A Guide Toward Registering a Positive College Experience: How To Thrive

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A Guide Toward Registering a Positive College Experience

Learning to take ownership and responsibility for your swimming career is a big step toward ensuring your college swimming experience will be a positive and successful one. Here’s an essential guide for every swimmer wanting to survive—and thrive—in college swimming.

A few years ago, a young swimmer and his family asked me for advice on how to survive and thrive in college swimming. He’d had his heart set on swimming for his No. 1 college choice for a long time, and a few months before he left home to live, train and study in another city, they asked me for some suggestions about dealing with the challenges and demands of college swimming.

Since that time, I’ve guided and mentored many teenage swimmers in the USA and around the world to help them prepare for—and perform at—college.

The bottom line is this: Swimming fast in college isn’t the main issue.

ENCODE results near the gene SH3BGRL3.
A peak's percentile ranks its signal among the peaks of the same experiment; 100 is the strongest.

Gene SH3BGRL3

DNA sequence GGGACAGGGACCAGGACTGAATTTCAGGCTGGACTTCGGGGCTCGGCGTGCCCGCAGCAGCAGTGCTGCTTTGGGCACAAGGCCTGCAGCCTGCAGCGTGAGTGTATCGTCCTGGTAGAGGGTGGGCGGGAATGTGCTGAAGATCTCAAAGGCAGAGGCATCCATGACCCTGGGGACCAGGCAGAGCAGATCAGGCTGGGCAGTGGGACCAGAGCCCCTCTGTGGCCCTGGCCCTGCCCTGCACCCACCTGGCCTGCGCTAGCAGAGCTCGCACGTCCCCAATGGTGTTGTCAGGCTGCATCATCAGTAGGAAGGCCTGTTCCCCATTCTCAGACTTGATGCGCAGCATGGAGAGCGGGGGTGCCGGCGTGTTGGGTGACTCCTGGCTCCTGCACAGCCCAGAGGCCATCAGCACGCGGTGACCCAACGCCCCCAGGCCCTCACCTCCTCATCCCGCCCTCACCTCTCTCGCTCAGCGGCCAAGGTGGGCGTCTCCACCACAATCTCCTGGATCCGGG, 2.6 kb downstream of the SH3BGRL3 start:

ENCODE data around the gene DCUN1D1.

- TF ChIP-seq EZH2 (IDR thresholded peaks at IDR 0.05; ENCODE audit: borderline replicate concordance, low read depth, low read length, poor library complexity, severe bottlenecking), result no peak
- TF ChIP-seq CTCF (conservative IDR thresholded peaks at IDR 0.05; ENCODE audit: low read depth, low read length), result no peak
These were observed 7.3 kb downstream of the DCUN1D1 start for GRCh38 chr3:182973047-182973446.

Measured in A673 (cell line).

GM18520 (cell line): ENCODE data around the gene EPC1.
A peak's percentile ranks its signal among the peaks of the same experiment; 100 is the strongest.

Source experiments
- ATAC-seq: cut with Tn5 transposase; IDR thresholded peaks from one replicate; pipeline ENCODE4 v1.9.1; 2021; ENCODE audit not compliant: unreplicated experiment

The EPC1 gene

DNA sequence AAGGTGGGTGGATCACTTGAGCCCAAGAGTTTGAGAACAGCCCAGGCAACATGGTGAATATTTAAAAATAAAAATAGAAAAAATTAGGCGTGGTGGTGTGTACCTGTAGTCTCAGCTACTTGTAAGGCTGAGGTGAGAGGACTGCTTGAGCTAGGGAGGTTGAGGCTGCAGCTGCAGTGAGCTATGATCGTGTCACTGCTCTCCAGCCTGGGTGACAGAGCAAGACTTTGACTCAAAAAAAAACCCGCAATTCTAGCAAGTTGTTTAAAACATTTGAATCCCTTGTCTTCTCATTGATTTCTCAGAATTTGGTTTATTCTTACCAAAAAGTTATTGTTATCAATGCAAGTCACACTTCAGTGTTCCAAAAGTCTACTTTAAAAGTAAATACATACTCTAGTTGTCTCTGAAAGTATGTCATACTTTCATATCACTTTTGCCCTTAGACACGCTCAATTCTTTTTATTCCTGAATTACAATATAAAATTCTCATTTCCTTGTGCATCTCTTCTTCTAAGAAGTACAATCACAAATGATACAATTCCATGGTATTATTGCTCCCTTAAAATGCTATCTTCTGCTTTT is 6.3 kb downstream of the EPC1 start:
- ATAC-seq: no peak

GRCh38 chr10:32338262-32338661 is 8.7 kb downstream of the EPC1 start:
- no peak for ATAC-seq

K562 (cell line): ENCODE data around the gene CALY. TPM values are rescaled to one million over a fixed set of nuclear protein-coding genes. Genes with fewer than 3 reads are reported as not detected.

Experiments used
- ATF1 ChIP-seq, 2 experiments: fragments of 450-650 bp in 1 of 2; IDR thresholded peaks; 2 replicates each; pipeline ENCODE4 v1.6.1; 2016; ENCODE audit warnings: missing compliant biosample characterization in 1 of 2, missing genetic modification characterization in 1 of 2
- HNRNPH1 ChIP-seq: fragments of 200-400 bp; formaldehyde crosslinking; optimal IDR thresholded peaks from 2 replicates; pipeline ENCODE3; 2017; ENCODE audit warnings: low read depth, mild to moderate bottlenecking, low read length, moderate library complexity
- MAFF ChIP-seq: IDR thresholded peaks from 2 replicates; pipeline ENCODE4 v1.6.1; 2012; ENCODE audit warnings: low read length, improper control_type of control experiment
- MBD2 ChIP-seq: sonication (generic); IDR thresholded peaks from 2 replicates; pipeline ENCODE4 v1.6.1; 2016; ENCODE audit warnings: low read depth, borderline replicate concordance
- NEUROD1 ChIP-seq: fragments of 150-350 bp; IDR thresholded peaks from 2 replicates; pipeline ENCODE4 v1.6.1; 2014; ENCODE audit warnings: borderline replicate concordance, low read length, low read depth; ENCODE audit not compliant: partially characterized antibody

You’re going into a performance program with professional coaches, talented swimmers and great facilities. It’s almost inevitable that you will have the opportunity to swim faster than ever before.

The REAL issue is preparing your mind and body and learning the right life skills to provide you with the opportunity to swim fast in the collegiate environment.

Too many talented young swimmers go to college without a real understanding of the nature of the college environment. As a result, they never truly realize their potential. Even worse, some even return home disappointed, disgruntled and disillusioned—without completing their freshman year!

This article is based on my experiences with a lot of wonderful young swimmers who’ve had the courage and the commitment to face the challenges of collegiate swimming and exceed all their expectations—while having a lot of fun along the way.

Swimming Fast In College


When swimmers, coaches and parents ask me about the differences between college swimming and regular club swimming, they expect me to talk about training volume, twice-a-day practice schedules, strength workouts and dual-meet formats.

However, what I tell them is that success in college will come from transitioning and shifting from living and training at home to living and training in a college environment—by changing themselves:

1. From being DEPENDENT to becoming INDEPENDENT;
2. From being RELIANT to being RESPONSIBLE;
3. From acting ALONE to accepting ACCOUNTABILITY.